Dr. Charles E. Scott



Dr. Charles E. Scott

Biographical Text

Born in the Missouri area of the Ozarks, Charles Edgar Scott was a descendant of Scottish immigrants who had migrated to New York in the nineteenth century, and from there moved to Elmo, Missouri, where Scott was born on January 15, 1889. He attended rural schools, and was faced with arbitrary and capricious teachers as well as pupils who were above the norm in age, but below the norm in "comportment." His philosophy of education began to take shape at an early age as he observed this less-than-satisfactory learning situation, and he quickly learned that students respected a teacher who tried to understand them and treated them with kindness.

Scott attended high school in the small town of Humansville, Missouri, and then taught at rural schools in the area. A desire for increased education and greater opportunities took him to Greeley, Colorado, where he received both the B.A. and M.A. degrees at the College of Education in that city. Scott then served as Superintendent of Schools in both Pueblo and Tinmath, Colorado.

Charles Scott and Hazel Morcom were married in 1912 and raised four children: two boys and two girls. President May offered Scott a position at Dickinson Normal School in 1922. Scott accepted the offer, and held the position for five years. He then went to Minot State Teachers College as Director of Teacher Training.

While in Minot, he attended summer schools at George Peabody College for Teachers in Nashville, Tennessee. It was during his tenure at Minot that he served as Acting President at that college after the death of President McFarland and before the appointment of President Swain. In 1939, Scott was offered the position of president at Dickinson State Normal School. President Pippin had resigned under fire in September,1938, and Erwin S. Hatch had served as acting president for ensuing year. The new Board of Higher Education had been formed, and its first action was the appointment of Scott. Dr. Scott received $3,000 for his first year as president, and remained in that position for 20 years, the longest tenure of any president at Dickinson State to date. The University of North Dakota, in 1959, when Scott retired at the age of 70, bestowed upon Scott the honorary degree of Doctor of Humanities.

Scott's arrival on campus inaugurated a period of peace making and morale building. He had kept in touch with friends he had made during his first period of employment on the campus. His early philosophy of kindness and efforts at understanding began the healing so necessary on the severely sundered campus. Scott dealt with severely constrained budgets, a lack of staff support, World War II, and the Korean conflict, all with the attendant problems of each. Each problem received his attention, and each problem was dealt with in a timely and effective manner—not always to everyone's satisfaction, but always with the best interests of the institution in mind. His even-handed treatment of students, faculty, and other state administrators, based on the beliefs he had developed in early life, and on his common sense, earned him affection and respect throughout the state.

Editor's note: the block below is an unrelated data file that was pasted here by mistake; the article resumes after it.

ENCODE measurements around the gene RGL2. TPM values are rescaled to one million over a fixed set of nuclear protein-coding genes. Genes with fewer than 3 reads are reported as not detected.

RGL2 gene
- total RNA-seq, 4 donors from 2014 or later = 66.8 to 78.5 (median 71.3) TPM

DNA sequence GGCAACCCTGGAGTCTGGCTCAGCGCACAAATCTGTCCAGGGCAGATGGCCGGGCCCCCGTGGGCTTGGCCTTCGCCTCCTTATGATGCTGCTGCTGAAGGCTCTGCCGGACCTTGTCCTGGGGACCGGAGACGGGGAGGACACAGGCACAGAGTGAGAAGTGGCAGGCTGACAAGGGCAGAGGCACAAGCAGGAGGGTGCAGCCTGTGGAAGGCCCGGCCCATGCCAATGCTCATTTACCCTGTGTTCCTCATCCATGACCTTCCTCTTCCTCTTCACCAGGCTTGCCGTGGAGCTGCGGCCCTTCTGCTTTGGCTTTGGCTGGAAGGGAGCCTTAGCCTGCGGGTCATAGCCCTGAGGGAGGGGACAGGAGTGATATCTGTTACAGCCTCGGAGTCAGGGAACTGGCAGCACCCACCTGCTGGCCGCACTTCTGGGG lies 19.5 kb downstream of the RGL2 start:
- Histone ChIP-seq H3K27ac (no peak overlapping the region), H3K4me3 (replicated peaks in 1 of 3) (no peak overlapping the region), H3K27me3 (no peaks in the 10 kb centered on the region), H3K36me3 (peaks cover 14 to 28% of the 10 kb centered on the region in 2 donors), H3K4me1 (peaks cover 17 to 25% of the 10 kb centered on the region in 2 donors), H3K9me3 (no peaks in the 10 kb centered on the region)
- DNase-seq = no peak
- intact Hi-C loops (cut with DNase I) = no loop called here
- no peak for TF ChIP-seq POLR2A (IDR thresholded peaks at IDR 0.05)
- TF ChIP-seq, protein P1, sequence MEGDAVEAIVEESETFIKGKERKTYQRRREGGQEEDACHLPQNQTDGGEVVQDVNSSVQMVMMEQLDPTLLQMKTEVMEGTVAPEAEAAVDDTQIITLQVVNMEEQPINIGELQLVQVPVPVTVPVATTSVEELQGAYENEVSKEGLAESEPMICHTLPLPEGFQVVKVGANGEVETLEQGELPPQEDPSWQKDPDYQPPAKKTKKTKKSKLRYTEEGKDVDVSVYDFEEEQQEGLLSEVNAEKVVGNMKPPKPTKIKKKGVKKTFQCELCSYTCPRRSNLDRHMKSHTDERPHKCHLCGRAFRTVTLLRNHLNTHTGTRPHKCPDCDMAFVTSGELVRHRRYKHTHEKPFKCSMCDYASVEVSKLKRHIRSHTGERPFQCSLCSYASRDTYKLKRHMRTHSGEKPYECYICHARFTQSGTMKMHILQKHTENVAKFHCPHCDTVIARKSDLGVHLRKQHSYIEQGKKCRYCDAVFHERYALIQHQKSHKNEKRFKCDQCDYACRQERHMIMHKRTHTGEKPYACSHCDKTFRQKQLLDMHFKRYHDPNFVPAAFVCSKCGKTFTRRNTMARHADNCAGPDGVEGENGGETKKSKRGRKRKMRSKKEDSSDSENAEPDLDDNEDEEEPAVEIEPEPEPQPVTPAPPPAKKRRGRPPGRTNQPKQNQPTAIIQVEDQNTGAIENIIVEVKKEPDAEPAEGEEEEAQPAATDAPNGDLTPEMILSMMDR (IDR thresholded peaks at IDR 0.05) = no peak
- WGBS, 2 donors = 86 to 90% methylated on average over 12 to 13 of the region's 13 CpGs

Dr. Scott felt that the highlight of his administration was the gaining of accreditation by the North Central Association of Colleges and Secondary schools in 1947. The concern of this particular accrediting agency is the entire program of the institution, rather than only a part of its curriculum, such as the National Council of Accreditation of Teacher Education. North Central is the finest accreditation that can be had, as it means that credits from a college with this accreditation are acceptable at other colleges. Dr. Scott's pride in this endeavor was typical of his thoughtfulness for and about the college he served.

The organization of Dickinson State Teachers College Foundation in 1952 marked another significant aspect of Scott's administration. Since its inception, the Foundation has grown to a multi-million dollar establishment, and plays an important part in university planning and action.

After his retirement in 1959, Dr. Scott was employed on a part-time basis by the North Dakota Board of Higher Education. He, Ruby McKenzie (registrar at the University of North Dakota), and Dr. "Cam" Gillund (who was later to be president of Dickinson State), were the innovators of how to use the ACT (American College Testing) scores of North Dakota students as admission information when young people prepared for their sojourns in the state's colleges and universities. He also taught at Dickinson State whenever the need arose in the Education Department.

He died suddenly in 1968, only two days before the Homecoming ceremonies which were to celebrate the fiftieth anniversary of the founding of the college to which he had devoted such a large part of his life. Members of his family still reside in the area, and a granddaughter, Pat Riddle teaches in the Dickinson Public School system and lives in the former Scott home. A daughter, Virginia Benzie, lives in Taylor.

Charles Scott was a leader who led by example as well as by authority. He befriended faculty and students alike, and fostered an atmosphere of in formality which seemed ideal for the small college. He was the respected friend of Dickinson townspeople, the college faculty and staff, and the students at his beloved "College on the Hill." He never lost sight of those lessons learned so early—that respect for others is returned many times over.



“Dr. Charles E. Scott,” Dickinson State University Archive, accessed May 26, 2024, https://www.dsuarchive.com/items/show/31.